NEW Dragons boss Dean Ryan believes having a place on the board at Rodney Parade will give him the power to "kick down doors" to ensure his long-term plans don't come to a premature end.

The 52-year-old former Bristol, Gloucester and Worcester coach will leave his role with the RFU, where he had been head of international player development, to head to Newport on July 1.

Ryan is the replacement for Bernard Jackman, who was sacked in December halfway through a three-year contract, but will not have the same title of head coach.

The ex-England number eight will instead be given a wider remit of improving the immediate on-field fortunes and helping drive off-field change from the boardroom.

Ryan has come warning that this is not a "quick-fix, sharp turnaround" job and that it will take time.

Rodney Parade supporters have grown tired of being asked for patience but the new director of rugby believes his role and greater powers provides the chance to drive standards up.

"When you look at the challenge of the Dragons you know immediately that it's not just about having a different lineout or having a different backs move, it's about a number of different things that need aligning at the same time," said Ryan.

"The only real way to be able to influence those areas is to look at a different structure, to put yourself in different rooms, to knock on different doors, kick doors down to get to the situation where the elements that sit around the team are operating the best way.

"That way you start to have a chance, because it's still sport and you still have to fight like mad to make it work on the field, but to look at this as just a rugby challenge was the wrong approach.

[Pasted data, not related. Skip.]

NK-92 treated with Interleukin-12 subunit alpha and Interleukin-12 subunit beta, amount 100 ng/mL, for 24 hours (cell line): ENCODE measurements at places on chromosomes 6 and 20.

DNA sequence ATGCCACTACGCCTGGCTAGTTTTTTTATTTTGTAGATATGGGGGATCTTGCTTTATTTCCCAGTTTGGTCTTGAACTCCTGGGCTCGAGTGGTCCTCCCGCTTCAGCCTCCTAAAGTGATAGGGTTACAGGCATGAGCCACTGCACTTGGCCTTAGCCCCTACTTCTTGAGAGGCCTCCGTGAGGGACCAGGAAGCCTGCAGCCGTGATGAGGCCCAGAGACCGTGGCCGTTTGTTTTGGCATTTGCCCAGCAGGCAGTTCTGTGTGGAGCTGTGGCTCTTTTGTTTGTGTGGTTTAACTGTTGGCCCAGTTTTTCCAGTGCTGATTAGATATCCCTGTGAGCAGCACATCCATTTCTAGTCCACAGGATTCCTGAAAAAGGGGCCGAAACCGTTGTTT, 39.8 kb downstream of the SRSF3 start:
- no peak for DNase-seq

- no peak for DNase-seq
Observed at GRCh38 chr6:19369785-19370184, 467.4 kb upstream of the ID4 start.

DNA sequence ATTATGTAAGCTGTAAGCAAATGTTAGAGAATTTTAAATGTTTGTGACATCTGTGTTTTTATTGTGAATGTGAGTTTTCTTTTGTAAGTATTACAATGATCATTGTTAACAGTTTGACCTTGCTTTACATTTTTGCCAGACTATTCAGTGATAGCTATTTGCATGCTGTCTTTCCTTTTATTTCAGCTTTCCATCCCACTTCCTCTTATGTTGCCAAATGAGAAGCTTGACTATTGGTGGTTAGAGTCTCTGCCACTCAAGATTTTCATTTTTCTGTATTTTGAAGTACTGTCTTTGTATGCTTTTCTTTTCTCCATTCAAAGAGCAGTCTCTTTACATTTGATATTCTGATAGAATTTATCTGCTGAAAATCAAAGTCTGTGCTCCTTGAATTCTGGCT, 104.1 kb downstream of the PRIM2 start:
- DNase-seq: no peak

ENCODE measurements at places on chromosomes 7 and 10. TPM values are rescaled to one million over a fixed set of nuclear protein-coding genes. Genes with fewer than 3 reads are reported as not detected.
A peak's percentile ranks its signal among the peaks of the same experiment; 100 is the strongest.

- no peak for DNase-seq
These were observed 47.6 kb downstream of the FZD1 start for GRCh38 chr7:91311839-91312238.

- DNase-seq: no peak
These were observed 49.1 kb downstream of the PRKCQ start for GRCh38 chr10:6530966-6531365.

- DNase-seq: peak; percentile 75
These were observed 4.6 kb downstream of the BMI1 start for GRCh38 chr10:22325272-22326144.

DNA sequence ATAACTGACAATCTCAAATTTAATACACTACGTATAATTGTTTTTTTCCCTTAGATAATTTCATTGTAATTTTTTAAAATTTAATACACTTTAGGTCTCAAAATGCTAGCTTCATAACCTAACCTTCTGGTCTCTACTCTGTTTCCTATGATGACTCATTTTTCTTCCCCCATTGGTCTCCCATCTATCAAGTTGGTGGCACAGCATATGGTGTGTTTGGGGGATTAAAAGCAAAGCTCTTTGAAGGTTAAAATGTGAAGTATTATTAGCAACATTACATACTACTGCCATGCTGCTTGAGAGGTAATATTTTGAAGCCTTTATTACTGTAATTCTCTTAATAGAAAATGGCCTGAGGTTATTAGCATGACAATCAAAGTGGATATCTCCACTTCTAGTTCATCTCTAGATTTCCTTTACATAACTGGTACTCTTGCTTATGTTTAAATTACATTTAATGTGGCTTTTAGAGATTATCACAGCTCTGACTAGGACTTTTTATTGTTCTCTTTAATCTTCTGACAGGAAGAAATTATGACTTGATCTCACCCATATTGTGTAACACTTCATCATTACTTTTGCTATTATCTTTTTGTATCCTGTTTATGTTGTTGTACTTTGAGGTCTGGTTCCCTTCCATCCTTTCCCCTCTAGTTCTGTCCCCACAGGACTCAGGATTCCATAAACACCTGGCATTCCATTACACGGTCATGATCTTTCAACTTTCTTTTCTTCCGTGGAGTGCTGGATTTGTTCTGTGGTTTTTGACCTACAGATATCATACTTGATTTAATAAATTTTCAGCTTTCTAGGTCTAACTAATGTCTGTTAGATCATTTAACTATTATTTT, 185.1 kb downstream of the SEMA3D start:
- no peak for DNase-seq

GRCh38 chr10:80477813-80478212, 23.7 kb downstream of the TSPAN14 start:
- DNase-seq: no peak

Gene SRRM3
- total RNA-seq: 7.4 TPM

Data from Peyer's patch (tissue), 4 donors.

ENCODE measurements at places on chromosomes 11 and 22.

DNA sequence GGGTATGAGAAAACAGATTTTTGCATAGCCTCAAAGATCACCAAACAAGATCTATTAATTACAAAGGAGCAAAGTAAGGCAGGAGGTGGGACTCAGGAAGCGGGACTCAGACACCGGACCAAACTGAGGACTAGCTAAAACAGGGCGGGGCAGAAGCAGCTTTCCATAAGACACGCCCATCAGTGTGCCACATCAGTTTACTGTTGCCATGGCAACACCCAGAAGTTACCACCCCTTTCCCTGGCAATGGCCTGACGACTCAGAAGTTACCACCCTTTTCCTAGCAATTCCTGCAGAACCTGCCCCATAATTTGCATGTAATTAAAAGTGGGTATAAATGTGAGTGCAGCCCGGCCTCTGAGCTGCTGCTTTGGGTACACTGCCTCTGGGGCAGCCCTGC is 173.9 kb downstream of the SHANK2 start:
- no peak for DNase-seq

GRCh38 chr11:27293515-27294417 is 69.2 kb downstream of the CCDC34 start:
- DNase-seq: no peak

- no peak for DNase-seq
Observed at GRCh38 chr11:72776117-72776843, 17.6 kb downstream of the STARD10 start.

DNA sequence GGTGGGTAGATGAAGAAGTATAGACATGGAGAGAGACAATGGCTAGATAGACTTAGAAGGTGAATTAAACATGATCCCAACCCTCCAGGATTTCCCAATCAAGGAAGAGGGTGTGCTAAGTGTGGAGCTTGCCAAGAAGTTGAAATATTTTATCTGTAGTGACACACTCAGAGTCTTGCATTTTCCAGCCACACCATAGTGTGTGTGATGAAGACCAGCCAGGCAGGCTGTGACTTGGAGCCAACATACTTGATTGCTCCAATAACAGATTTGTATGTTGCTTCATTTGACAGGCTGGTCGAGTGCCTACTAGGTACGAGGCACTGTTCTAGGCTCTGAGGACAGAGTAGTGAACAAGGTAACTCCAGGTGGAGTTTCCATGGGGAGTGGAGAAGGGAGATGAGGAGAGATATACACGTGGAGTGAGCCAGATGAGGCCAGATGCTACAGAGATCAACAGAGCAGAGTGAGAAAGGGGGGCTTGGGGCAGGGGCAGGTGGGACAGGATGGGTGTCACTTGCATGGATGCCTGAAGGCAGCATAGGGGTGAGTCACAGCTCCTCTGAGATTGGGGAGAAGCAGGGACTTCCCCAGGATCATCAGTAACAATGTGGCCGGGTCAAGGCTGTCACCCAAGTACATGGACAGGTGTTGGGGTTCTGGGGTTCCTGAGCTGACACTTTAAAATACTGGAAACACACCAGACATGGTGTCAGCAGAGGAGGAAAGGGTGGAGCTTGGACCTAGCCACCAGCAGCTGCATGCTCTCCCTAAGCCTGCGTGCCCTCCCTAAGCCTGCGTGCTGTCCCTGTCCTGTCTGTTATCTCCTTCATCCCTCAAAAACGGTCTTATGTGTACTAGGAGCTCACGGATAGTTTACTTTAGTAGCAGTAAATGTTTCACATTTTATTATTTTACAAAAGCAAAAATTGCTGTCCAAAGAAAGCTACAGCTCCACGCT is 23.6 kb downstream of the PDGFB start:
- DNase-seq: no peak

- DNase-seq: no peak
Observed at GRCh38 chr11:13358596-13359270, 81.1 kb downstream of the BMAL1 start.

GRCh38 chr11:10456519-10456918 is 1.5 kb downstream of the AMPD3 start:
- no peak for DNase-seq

"You have to look at it as how you build something so that in four or five years the blocks are in that allow it to go on be successful.

"Then it became a different challenge and started to get me excited about what it could be."

"Anybody from the outside knows that there are a number of challenges facing the Dragons," he continued.

"Everybody needs to be prepared to roll up their sleeves and take on those challenges instead of just pushing them onto the group that represent them out on the field."

Ryan will operate on a smaller budget that his Welsh rivals and will not have much money to bring in new recruits this summer, although the Dragons have already been working hard to secure the signing of Wales fly-half Sam Davies from the Ospreys.

The new boss is thinking long-term but is also aware that he needs to provide more cheer at a region that haven't recorded more than five league wins for the last four campaigns in the Guinness PRO14.

"I understand that fans want to see it now, because that is what sport is, so my responsibility is to get that balance right, but I also need to educate people that sometimes the now doesn't help you move closer to the future," he said.

"This is a project that requires an awful lot of work around the edges to keep supporting that group on the field to get better and create a better environment.

"If it's about what makes the Dragons a better place in two or three years' time then that is the right decision, if it's about thinking it will be better in the short-term then that's the wrong decision.

"We've got to get the balance right and I've been around long enough to know there are plenty of five-year plans that have not got past six months.

"If you allow it to be about next week then you run the risk of never getting any closer to what you think the future is."